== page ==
U.S. Stocks Retreat for a Fourth Week on European Debt Concern

U.S. stocks fell a fourth straight week, the longest slump in 15 months, as concern Europe’s debt crisis is worsening overshadowed rallies by commodity producers and a Group of Eight forecast for faster economic growth.

The S&P 500 pared its loss yesterday, gaining 0.4 percent, after G-8 leaders said a strengthening economy will help nations cut debt. Utilities, health-care stocks and household-products makers fell the most among 10 industries in the index, losing 1 percent or more, as investors sold stocks least-dependent on economic growth. Fuel and metal producers gained the most, adding 2 percent. Luxury retailer Tiffany & Co. (TIF) surged 10 percent after raising its profit forecast.

The S&P 500 fell 0.2 percent to 1,331.10 this week. It dropped throughout May after reaching an almost three-year high on April 29. The Dow Jones Industrial Average lost 70.46 points, or 0.6 percent, to 12,441.58 this week.

“The market is seesawing back and forth, trying to assess these spectacular risks which live on the front page of the news and weigh them against strong corporate profitability,” said Stephen Wood, the New York-based chief market strategist for Russell Investments, which manages about $161 billion.

The S&P 500 has retreated 2.4 percent this month, fueled by concern Greece is struggling to avoid default and weaker-than- forecast economic data, including a decline in U.S. housing starts. Before this week, the advance since the S&P 500’s 2011 low on March 16 was led by health-care stocks, followed by consumer companies that sell necessities, telephone networks and utilities, as investors sought havens. The trend reversed this week as commodity producers surged.

Debt Crisis

Stocks decreased on May 23, giving the S&P 500 its biggest drop in two months, amid concern that the economic rebound is slowing and Europe’s debt crisis is worsening. The Federal Reserve Bank of Chicago’s gauge of economic activity unexpectedly dropped below zero in April, meaning the national economy is experiencing below-trend growth.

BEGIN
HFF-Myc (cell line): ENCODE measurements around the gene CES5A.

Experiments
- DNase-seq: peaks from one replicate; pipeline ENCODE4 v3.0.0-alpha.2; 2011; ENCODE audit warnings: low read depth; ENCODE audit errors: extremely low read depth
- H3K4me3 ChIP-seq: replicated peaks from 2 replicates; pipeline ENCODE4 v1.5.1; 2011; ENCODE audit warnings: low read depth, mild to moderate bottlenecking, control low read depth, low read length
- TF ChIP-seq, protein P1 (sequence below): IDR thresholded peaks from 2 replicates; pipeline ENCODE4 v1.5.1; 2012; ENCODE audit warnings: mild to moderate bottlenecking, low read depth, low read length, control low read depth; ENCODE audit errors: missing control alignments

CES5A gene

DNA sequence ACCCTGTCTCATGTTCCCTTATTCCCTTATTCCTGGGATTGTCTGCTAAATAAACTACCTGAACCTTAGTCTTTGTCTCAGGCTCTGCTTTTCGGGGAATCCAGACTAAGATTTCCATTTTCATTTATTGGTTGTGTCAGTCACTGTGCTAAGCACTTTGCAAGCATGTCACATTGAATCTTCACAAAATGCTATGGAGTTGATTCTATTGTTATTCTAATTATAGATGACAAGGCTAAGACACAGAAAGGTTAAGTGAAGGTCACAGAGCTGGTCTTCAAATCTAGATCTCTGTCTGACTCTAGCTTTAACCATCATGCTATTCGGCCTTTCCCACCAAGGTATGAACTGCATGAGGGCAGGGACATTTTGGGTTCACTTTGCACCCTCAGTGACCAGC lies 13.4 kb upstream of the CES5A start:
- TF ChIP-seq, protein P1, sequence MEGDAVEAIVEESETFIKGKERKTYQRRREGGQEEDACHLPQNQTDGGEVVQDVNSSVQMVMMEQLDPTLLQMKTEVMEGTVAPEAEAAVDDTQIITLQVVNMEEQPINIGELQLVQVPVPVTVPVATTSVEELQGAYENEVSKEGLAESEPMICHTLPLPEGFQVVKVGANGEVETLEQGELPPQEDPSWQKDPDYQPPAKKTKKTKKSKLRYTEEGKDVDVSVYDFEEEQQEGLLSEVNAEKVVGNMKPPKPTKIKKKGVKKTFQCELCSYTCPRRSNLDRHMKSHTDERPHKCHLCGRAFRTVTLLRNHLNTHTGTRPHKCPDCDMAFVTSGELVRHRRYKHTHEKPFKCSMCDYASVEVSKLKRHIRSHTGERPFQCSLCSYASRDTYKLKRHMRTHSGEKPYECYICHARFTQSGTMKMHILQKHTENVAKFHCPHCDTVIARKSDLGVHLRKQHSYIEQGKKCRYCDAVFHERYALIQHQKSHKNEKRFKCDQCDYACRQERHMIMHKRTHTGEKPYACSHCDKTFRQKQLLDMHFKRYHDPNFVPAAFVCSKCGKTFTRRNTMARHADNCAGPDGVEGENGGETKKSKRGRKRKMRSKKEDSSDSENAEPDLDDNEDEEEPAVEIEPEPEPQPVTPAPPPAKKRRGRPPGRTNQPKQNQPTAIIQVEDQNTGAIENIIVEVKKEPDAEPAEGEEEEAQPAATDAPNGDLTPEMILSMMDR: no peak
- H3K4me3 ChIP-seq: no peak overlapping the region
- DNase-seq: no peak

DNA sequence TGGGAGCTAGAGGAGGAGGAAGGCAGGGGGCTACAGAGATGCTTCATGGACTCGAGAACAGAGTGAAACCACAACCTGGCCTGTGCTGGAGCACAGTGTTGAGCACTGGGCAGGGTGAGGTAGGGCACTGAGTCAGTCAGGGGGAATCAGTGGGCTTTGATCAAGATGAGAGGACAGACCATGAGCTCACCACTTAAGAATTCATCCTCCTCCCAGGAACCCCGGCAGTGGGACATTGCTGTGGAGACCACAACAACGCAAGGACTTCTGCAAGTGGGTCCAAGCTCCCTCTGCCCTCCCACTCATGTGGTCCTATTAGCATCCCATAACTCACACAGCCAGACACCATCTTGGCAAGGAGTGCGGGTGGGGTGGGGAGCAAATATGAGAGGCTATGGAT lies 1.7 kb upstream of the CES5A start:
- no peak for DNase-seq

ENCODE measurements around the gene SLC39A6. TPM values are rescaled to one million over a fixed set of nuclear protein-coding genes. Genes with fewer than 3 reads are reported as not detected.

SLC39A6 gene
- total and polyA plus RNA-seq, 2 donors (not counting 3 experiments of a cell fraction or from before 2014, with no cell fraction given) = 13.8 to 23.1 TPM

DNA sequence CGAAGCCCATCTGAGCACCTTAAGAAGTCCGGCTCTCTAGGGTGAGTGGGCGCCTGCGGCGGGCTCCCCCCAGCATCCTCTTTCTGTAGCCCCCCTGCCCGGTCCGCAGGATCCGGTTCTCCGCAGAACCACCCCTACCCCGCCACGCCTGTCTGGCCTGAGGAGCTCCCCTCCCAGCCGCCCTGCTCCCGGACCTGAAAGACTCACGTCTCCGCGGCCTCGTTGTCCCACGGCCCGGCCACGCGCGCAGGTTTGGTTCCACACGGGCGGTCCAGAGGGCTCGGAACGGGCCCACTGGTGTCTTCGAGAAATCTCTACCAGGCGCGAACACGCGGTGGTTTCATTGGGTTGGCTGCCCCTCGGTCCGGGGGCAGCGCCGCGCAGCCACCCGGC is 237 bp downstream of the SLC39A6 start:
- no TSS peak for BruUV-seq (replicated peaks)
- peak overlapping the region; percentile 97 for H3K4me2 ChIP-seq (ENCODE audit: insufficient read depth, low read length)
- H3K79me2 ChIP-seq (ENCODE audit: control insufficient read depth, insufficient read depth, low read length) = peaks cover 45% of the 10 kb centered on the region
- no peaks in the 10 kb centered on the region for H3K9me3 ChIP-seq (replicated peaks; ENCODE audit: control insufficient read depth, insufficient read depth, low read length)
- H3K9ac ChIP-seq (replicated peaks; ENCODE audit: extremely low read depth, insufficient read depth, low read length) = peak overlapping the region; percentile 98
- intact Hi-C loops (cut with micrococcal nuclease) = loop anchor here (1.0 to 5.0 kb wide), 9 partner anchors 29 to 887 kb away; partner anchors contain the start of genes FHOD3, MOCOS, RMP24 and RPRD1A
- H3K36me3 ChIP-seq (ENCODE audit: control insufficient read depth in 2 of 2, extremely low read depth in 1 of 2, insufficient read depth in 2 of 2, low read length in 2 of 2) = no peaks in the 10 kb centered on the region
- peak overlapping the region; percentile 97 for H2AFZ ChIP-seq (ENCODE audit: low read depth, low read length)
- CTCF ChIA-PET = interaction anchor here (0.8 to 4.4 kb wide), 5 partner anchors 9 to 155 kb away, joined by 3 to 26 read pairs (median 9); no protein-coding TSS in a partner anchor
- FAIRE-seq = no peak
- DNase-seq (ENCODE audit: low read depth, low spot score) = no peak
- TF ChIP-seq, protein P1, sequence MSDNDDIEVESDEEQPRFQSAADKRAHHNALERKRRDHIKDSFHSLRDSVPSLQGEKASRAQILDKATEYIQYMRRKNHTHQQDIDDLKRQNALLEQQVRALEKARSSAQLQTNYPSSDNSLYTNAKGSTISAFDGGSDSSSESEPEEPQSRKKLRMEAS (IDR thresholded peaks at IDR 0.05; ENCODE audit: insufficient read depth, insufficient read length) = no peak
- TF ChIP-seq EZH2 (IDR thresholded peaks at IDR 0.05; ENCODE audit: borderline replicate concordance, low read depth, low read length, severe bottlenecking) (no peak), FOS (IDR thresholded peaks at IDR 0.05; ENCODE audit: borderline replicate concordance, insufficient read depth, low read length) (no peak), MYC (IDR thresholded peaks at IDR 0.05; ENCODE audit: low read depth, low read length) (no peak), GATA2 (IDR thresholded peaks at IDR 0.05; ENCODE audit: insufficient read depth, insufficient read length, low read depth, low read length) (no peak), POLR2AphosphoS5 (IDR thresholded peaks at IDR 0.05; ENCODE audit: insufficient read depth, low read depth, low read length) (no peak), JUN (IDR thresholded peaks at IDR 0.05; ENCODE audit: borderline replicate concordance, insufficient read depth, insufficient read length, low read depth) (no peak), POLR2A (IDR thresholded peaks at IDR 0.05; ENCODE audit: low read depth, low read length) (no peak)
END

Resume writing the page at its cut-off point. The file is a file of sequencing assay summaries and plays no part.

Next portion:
In Europe, Spanish Prime Minister Jose Luis Rodriguez Zapatero’s Socialist party suffered its worst defeat in more than 30 years in local elections amid a backlash over austerity measures. Italy’s credit-rating outlook was revised to negative from stable by S&P on May 20. Luxembourg’s Jean-Claude Juncker, who leads the group of euro-area finance ministers, said the International Monetary Fund may not release its portion of a 12 billion-euro ($17.2 billion) aid payment to Greece next month.

Utilities in the S&P 500 declined 1.7 percent, the most among 10 industries. PG&E Corp., a power company based in San Francisco, dropped 3.8 percent to $43.10. Integrys Energy Group Inc. slumped 3.2 percent to $51.97.

Medco, Hormel

Health-care shares in the S&P 500 slumped 1.2 percent, led by Medco Health Solutions Inc. (MHS)’s 8.8 percent retreat to $58.66. CVS Caremark Corp. won a $3 billion contract to provide pharmacy benefits to federal employees, winning the deal away from Medco. Medtronic Inc. fell 4.5 percent to $40.31.

The so-called consumer staples group in the S&P 500 lost 1 percent. Hormel Foods Corp. (HRL), which makes cold cuts and packaged foods, fell 3.5 percent to $29.03. Safeway Inc. (SWY), a grocer, declined 2.7 percent to $24.52.

S&P 500 gains were led by raw-material and energy stocks, which advanced more than 2 percent. AK Steel Holding Corp. (AKS) rallied 8.2 percent to $15.29. Freeport-McMoRan Copper & Gold Inc. (FCX) increased 6.9 percent to $51.73. Exxon Mobil Corp. (XOM) climbed 1.3 percent to $82.63.

Government Contracts

Computer Sciences Corp. (CSC) sank 10 percent to $40.04. The provider of technology services to companies and U.S. government agencies gave a fiscal full-year forecast that missed analysts’ estimates. The company has been hurt by delays in federal contract decisions and is working to revise its contract with the U.K. government’s National Health Service.

American International Group Inc. (AIG) sank 6.2 percent to $28.88. The Treasury sold 200 million shares at $29 each, compared with the most-recent closing price of $29.46. The government, which retains a majority stake, must sell shares at an average of about $28.73 to recover a $47.5 billion investment.

LinkedIn Corp. declined 5.1 percent to $88.32. The first major U.S. social-media company to go public more than doubled following its initial public offering last week, prompting investors such as Gamco Investors Inc.’s Lawrence Haverty to say the stock is overvalued.

The S&P 500 rose yesterday, finishing a three-day rally, after consumer sentiment increased to a three-month high in May and the Group of Eight leaders said that a strengthening global economy will pave the way to cuts in the debt built up during the recession that followed the 2008 financial crisis.

Europe vowed to fight its fiscal woes with “determination,” while President Barack Obama promised a “clear and credible” U.S. deficit-reduction strategy.

Tiffany rallied to its highest level since its May 1987 IPO, gaining 10 percent to $76.50 for the second-biggest increase in the S&P 500. The world’s second-largest luxury jewelry retailer raised its annual forecast as sales surged globally and recovered in earthquake-hit Japan.

To contact the reporter on this story: Nikolaj Gammeltoft in New York at ngammeltoft@bloomberg.net

To contact the editor responsible for this story: Nick Baker at nbaker7@bloomberg.net

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